The Magnolia had one of the brightest and most illuminating built-in lights out of all the machines we tested.

The Magnolia 7318 has the standard manual thread cutter located on the back of the machine. Being a mechanical machine, this model lacks the capabilities for automatic sewing, as well as an adjustable stop position.

Ease of Setup


Before beginning any sewing project, there is a certain amount of setup that must first be completed. This can consist of winding the bobbin, threading the machine and needle, and installing the bobbin. The Magnolia 7318 delivered a paltry performance in our tests, earning a 4 out of 10 in this category.

Threading the bobbin was simple enough once you figure it out, but the thread kept bouncing off of the winding thread guide in our tests. We also found the bobbin to be bottom heavy.

The bobbin guide did not do a good job at keeping the thread in place while winding.
The bobbin guide did not do a good job at keeping the thread in place while winding.

Threading the machine was pretty standard, as well as installing the bobbin. It was a little difficult to remove the bobbin cover than the apparently identical style on other Janome models, but this may have been due to a manufacturing error. This machine does not have an automatic needle threader, requiring you to manually thread it.

Button work


The final rating category that we analyzed, button work made up 10% of the total score. Surprisingly, the Magnolia 7318 did alright in this category, meriting a 6 out of 10. This is surprising, as this was the only machine we tested that has a 4-step buttonhole, compared to a 1-step. This means that it is a little more involved on the user's end to make a buttonhole, but the end quality will be comparable to a 1-step machine.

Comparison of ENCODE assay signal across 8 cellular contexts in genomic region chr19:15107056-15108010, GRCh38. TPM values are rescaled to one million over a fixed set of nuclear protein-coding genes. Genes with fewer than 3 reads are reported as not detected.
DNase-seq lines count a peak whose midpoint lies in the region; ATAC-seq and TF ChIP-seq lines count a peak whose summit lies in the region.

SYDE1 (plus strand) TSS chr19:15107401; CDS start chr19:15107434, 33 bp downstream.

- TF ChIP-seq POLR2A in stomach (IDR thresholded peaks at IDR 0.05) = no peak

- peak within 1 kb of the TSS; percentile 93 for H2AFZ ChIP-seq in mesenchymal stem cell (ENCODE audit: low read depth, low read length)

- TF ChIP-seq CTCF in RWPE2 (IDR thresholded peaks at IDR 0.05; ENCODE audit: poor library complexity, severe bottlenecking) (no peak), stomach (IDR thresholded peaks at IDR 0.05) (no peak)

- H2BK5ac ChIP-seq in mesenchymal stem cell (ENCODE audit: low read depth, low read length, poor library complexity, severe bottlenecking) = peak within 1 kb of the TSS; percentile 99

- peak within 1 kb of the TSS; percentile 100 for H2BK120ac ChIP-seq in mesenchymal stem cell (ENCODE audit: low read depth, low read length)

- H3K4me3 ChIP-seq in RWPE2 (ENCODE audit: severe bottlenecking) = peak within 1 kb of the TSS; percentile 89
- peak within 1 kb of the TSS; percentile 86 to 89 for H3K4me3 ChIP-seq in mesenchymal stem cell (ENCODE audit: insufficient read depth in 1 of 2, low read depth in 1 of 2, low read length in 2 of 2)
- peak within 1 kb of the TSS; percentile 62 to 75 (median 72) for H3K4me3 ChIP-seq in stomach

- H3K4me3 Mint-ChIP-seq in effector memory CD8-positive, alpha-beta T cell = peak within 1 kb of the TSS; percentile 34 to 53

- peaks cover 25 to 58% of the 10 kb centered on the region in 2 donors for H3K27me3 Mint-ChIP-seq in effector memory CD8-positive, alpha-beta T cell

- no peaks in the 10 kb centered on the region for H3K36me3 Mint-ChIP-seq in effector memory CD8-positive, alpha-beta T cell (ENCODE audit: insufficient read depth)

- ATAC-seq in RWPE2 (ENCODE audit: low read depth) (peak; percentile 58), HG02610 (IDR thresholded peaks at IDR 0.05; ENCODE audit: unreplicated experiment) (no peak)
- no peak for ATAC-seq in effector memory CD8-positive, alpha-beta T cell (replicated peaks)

The buttonhole presser foot on the Magnolia looks significantly different than the others.
The buttonhole presser foot on the Magnolia looks significantly different than the others.

While we did struggle a little with the process, when done correctly it yields a quality buttonhole that will not unravel, especially if the final locking process is adhered to per the manual's instruction. It was also extremely easy to line up the buttonhole in the correct location. The main problem with this machine was that it is prone to human error, leading to an unraveling buttonhole.

Some of the buttonholes produced by the Magnolia. (6th column)
Some of the buttonholes produced by the Magnolia. (6th column)

Value


The Janome Magnolia 7318 is a basic, entry-level mechanical sewing machine, and performs as such. Unfortunately, its price does not reflect this, and many higher-scoring machines cost significantly less. Low scores coupled with a high price make this machine a poor value.

Conclusion


Throughout our testing, we found that the Magnolia 7318's performance fell short of what we would expect based on its price. While this sewing machine would be a good entry-level machine that can accommodate a variety of sewing projects, there are definitely other models that performed much better on our tests. In addition, those better-performing models cost significantly less, thus, we would caution against purchasing this model and instead seek out alternatives.


David Wise and Austin Palmer